The imagined scenario which is created in the spaces of the Galleria Ramo by Patrizia Pfenninger, in her first solo exhibition, questions the hypothetical reception, interpretation and classification of everyday objects of our time, from an other, extraterrestrial life form. The exhibition in Como is thus transformed into a sort of spaceship/archaeological museum of the future in which the only survivors, petrified (hence the analogy with Pompeii) follows a mysterious, fleeting and infallible alien intervention, gathering the goods of consumption. Symbolic objects easily and deliberately recognisable to today's consumer, increasingly considered (illusory) "useful and indispensable" but which, in a short time, inevitably become "the waste of tomorrow” (Zygmunt Bauman, Vite di scarto, 2005). Symbols of an apparent progress that leads to an even greater and unreasonable production of new things, capable of triggering a feeling in man, a voracious, greedy, bulimic desire for consumption. Consumer goods of the current society, defined as liquid both for its debauchery and for the constant and sudden change to which it is subjected, the rise to simulacra idolised by the masses. Wax idols (like a pair of Icarus's wings) built on images and advertising, creating on the whole a visual communication implemented through targeted marketing strategies there is even talk of neuromarketing that works at an unconscious level and is able to leverage the decision-making capacity of consumers, today find their apex in branded products, where the brand has become (not always rightly) synonymous with quality and excellence. And these products, now an integral part of the everyday life, help to describe, to denote and at the same time to characterise our identity. Going further, these products have literally shaped our experience of reality: today an apple is no longer a fruit but a computer as much as a crocodile is not an animal but a t-shirt. The signifier has supplanted the meaning. The collective imagination is saturated with hidden messages that in the long term have contributed to creating a distorted image of reality, to conditioning our perception of it and even to teach us, or rather unlearn, how best to live. The capacity of emotional persuasion of these messages, insinuated in every sphere of our action, distracts attention from the essential directing it towards the object of desire, the superficial; we are attracted by the latest model of a smartphone, from its functions to its updates, from its dimensions to its performances, without seeing the sad reality that hides inside the production of the object: the exploitation of the cobalt mines in the Congo and the thousands of people exposed and subjected to inhuman working conditions. We are approaching and we resemble the inhabitants of Leonia, one of the invisible Cities of Calvino, in a frightening and worrying way, where "every morning the population wakes up between fresh sheets, washes with barely scrubbed soap, wears brand new dressing gowns, extracts from the most perfected tin cans refrigerator still untouched, listening to the latest nursery rhymes from the last model of an apparatus", and later "everyday more things are sold sold, fabricated and bought, opulence of Leonia is measured by the things that every day are thrown away to make room for new ones.” The appearance in the eyes of others (how we dress, which model of car we drive, what glasses we wear, what phone we own, what we eat) replaces the substance of our being. "It is a sign of great misery, that man needs so many things: he shows himself to be poor in the things of the Great Spirit. [...] Because the Papalagi [the white man] inebriates his spirit in many ways, and he is convinced that he cannot live without things, as one cannot live without eating ", said Head Tuiavii of Tiavea of the Samoa Islands to his island brothers at the beginning of the last century, warning them and warning them against the white coloniser and his "treasures" that "are nothing but poisoned arrows". Now we are the actors, oblivious or careless of the capitalist logic, driven by an insatiable hunger for the new. Without wanting to, we are swallowed up in a black hole of indifference, now insensitive to any kind of suffering as long as it is distant or mediated by a screen, spectators of a shipwreck ready to share the tragedy. What we possess has ended, willy-nilly, to possess us and lead us slowly towards a constant and unattainable sense of dissatisfaction and unhappiness.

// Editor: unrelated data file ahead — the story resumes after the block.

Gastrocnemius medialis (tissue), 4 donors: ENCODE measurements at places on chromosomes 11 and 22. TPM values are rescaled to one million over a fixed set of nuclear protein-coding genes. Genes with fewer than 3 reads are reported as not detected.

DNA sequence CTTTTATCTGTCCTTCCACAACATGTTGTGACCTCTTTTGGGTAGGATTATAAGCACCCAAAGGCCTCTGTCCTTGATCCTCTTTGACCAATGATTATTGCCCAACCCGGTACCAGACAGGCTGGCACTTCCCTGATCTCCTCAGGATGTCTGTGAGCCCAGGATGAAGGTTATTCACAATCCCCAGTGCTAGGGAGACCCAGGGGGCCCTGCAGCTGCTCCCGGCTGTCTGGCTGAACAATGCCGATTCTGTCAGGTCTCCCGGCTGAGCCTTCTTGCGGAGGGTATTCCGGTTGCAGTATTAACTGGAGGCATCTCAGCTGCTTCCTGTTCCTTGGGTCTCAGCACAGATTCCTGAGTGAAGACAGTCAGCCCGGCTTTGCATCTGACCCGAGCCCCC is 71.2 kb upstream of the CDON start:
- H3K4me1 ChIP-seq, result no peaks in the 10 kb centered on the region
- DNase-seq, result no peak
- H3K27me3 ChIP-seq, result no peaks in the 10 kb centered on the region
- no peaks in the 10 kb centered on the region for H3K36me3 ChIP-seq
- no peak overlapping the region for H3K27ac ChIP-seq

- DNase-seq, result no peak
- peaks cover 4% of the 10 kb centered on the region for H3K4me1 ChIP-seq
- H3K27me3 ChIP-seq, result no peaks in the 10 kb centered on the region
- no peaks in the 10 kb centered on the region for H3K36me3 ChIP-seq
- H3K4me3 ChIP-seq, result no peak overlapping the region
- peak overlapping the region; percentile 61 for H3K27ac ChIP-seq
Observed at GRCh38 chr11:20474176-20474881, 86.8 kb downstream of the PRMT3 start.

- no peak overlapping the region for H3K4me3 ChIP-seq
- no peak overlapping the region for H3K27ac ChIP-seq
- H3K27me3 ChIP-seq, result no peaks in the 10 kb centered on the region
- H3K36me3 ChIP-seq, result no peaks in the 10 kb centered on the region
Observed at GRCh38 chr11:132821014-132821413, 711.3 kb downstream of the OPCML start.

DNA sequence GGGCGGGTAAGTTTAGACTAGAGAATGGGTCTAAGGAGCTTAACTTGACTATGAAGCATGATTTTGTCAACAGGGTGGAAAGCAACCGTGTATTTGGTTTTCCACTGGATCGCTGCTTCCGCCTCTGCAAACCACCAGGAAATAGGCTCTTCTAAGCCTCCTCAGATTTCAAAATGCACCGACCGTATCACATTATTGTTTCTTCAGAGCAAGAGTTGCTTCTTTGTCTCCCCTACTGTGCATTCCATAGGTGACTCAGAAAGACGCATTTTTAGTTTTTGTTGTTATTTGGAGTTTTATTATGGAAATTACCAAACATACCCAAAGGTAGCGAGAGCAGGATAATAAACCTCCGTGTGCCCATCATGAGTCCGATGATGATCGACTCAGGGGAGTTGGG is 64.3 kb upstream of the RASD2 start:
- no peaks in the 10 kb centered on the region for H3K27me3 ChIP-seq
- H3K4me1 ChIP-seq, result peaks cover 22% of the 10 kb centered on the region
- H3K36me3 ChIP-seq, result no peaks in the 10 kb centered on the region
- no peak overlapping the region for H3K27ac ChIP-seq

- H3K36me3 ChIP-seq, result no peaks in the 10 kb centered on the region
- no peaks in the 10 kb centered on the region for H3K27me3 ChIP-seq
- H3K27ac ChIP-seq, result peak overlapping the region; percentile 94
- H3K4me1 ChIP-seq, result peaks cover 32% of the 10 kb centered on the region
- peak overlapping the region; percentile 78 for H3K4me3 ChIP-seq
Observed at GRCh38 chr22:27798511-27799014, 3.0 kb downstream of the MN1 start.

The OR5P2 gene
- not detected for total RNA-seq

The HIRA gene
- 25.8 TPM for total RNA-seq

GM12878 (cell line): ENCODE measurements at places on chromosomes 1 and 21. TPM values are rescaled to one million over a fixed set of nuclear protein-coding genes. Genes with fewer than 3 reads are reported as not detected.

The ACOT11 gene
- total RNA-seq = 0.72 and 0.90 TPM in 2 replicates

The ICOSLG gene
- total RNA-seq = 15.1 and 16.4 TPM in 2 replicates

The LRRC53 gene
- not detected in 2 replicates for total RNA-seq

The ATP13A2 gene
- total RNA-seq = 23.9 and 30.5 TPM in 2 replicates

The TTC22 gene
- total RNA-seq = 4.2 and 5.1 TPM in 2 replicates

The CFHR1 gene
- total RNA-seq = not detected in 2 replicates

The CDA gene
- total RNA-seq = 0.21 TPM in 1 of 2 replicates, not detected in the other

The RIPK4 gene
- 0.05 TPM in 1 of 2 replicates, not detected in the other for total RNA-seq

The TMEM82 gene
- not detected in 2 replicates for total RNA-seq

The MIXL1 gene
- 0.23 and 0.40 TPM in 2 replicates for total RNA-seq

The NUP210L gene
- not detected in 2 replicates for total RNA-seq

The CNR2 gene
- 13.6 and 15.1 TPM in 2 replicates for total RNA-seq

Based on these considerations, the project by Patrizia Pfenninger Pompei today. The end of capitalism is born. Hypothesis of a future archeology where the simulacra of consumption are transformed into finds, products stripped of their appeal and reduced to objects in their essence (mindful of "a rose is a rose is a rose"), testimony to a past (our present) marked by economic and market logic with questionable and controversial effects. Without entering into an explicit criticism of the system of values of the contemporary world, the exhibition invites the viewer to reflect, to dwell on its relationship with the material goods with which it interacts daily and on the choices that it is so frequently called to put into practice. Quoting the artist "we are our supermarket (of choices) / we are our own meat / we are our own butcher". Pompei today is therefore the exhibition of an imaginary and imagined exhibition that has not yet taken place, a sort of document / testimony of contemporary life and of the search (perhaps vain) of the human being for a happiness without expiration date.
Patrizia Pfenninger was born in Zurich in 1984. Her passion is communication: her studies and professional activities have always been oriented towards creativity. She has a CSIA diploma in applied arts, at Supsi in Lugano she obtained a degree as a visual communicator and a Master in Interaction Design, as well as diplomas in IdeaMapping and Marketing. These different technical sensitivities allow her to combine, with her independent agency indica, the rigor of the sciences with the ability to create new worlds in artistic expression and design, working on multimedia structures and traditional works. The passion for typography has led her to conceive artifacts in which matter becomes text. IDEA, the sculpture realized with 100 banknotes of 100 EURO as movable characters, has become the symbol of the #leideesipagano campaign. The work, which defends the culture of the project, was presented in April 2016 at the Maxxi Media Art Festival in Rome, and then exhibited in Turin (Circolo del Design), Genoa (Palazzo Ducale), Milan (Chamber of Commerce), Salerno and Lugano.